Friday, August 27, 2010

Ginger and White Chocolate Shortbread

Shortbread is one of my favorite sweets. With a basic recipe and some creativity there can be infinite variant of this treat.

The flavor of lemon zest and ginger are perfectly combined with the withe chocolate to give this cookie an irresistible, sophisticated flavor.


  • 1/3 cup of sugar
  • 1/2 tsp salt
  • 3/4 cup of butter or vegetable substitute* (softened, cubed, unsalted)
  • 1/4 tsp of pure vanilla extract (avoid vanilla flavor)
  • 2 cups of all purpose flour
  • 1 1/2 tbsp of grated fresh ginger (more or less, to taste)
  • 1/2 cup of white chocolate chips
  • 1/4 cup of crystallized ginger (chopped)
  • 1 tsp of lemon zest
  • 1/4 cup of powdered sugar (optional, to garnish)
* Use a little less if you use a substitute such as this. If you want to reduce the amount of fat prepare some ice-water and, after adding the butter to the flour, add the chilled water a tbsp at a time, until the dough comes together.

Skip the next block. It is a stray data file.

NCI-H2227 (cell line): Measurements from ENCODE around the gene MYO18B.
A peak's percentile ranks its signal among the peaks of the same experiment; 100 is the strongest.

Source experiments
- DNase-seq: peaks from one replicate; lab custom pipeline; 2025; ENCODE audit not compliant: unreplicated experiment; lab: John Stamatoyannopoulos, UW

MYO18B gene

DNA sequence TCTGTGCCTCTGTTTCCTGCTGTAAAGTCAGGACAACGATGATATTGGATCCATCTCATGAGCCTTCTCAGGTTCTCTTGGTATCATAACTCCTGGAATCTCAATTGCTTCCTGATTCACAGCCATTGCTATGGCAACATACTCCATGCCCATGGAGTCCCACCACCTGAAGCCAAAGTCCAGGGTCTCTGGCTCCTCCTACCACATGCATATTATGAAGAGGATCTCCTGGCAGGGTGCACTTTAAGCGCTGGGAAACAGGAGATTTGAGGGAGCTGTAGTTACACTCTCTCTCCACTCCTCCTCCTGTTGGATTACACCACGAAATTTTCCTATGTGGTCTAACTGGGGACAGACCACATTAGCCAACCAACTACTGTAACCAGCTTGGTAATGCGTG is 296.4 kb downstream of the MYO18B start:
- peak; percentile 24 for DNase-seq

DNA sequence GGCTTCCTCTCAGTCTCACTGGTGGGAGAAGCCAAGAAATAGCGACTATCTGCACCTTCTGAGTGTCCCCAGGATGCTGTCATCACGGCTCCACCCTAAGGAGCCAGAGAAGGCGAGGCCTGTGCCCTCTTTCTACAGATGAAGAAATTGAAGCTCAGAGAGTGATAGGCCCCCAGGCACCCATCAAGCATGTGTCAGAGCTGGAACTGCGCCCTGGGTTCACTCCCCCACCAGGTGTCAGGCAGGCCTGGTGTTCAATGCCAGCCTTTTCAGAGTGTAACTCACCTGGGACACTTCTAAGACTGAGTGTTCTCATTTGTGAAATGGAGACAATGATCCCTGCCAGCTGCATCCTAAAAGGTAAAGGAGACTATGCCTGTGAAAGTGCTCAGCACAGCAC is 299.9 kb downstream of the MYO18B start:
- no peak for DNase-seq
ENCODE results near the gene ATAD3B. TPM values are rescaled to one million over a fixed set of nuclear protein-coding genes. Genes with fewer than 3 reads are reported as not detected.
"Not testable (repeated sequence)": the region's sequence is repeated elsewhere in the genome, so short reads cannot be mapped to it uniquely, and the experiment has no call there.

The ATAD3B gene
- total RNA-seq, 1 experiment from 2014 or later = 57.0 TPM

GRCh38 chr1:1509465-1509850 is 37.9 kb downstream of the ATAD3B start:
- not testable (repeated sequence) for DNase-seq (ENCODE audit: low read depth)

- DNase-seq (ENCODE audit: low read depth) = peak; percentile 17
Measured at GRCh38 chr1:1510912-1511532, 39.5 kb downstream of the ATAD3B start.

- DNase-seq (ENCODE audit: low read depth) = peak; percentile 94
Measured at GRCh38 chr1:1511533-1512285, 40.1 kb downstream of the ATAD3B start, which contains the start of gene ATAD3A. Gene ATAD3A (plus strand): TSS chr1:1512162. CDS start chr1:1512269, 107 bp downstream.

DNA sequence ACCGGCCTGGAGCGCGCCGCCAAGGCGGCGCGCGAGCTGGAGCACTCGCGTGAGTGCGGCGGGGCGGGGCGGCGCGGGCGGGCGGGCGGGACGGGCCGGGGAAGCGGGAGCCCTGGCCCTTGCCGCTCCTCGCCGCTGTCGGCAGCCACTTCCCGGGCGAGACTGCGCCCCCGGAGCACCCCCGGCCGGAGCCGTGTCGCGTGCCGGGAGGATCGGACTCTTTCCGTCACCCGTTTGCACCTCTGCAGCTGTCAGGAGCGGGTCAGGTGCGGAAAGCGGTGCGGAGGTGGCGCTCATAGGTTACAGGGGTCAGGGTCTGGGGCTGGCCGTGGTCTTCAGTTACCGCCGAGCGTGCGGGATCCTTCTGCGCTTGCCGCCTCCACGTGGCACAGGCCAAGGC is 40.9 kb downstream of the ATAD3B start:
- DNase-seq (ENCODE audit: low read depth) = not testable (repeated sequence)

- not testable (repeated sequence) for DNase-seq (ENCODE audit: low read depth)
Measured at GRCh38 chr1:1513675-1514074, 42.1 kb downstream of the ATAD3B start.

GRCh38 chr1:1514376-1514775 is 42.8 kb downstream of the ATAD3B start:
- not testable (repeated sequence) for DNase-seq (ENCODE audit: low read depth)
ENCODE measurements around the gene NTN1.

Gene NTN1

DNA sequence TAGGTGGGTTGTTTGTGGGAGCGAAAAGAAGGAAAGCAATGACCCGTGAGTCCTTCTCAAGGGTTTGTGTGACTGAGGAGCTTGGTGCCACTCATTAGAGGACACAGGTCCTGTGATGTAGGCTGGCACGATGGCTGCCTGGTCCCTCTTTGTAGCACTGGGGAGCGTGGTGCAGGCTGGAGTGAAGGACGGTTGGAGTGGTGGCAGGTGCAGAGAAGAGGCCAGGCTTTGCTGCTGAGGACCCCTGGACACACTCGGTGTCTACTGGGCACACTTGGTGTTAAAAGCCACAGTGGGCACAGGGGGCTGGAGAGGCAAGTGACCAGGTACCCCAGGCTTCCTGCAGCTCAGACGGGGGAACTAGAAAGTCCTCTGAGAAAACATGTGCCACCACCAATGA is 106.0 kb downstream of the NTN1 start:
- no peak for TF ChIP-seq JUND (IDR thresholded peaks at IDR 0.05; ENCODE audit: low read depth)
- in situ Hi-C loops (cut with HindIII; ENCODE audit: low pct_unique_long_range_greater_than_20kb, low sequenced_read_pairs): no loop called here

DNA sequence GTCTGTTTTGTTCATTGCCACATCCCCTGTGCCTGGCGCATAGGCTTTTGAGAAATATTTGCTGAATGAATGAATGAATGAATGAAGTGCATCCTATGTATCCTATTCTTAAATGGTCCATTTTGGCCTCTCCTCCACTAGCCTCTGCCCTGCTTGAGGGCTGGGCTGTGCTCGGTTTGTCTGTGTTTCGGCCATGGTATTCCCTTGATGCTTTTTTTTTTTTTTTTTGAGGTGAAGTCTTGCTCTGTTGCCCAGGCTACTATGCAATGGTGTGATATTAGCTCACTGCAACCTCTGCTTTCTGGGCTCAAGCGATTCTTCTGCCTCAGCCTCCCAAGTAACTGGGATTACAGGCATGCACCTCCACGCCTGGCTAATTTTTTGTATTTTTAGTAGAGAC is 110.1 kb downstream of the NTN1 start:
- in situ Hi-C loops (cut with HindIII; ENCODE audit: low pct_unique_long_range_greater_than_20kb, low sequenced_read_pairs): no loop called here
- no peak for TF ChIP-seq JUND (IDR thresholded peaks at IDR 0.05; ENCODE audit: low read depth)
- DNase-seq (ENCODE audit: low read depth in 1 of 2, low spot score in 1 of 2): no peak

• Combine flour, sugar and salt to form a fountain on the counter. Add butter and pinch the butter to incorporate the flour until dough resembles coarse meal. 
    • Then add vanilla, ginger (both fresh and crystallized) and chocolate chips and mix delicately until well combined. Do no knead the dough to much to avoid gummy texture. 
    • Form a ball with the dough, wrap in plastic and refrigerate for about 30 minutes.

    • Transfer the dough to the counter and roll it about 1/2 inch thick. Use a small glass, a cookie cutter or simply a knife to cut about 24 cookies. The knife is really easy and fast and could shape your cookies in geometric forms such as squares or diamonds.

    • Place the cookies in a buttered and floured pan and bake at 250°F in a preheated oven. Let the cookies cool on a rack and sprinkle them with powdered sugar, if you want.

      Heart and Soul

      Secret revealed # 2: Sourdough Bagels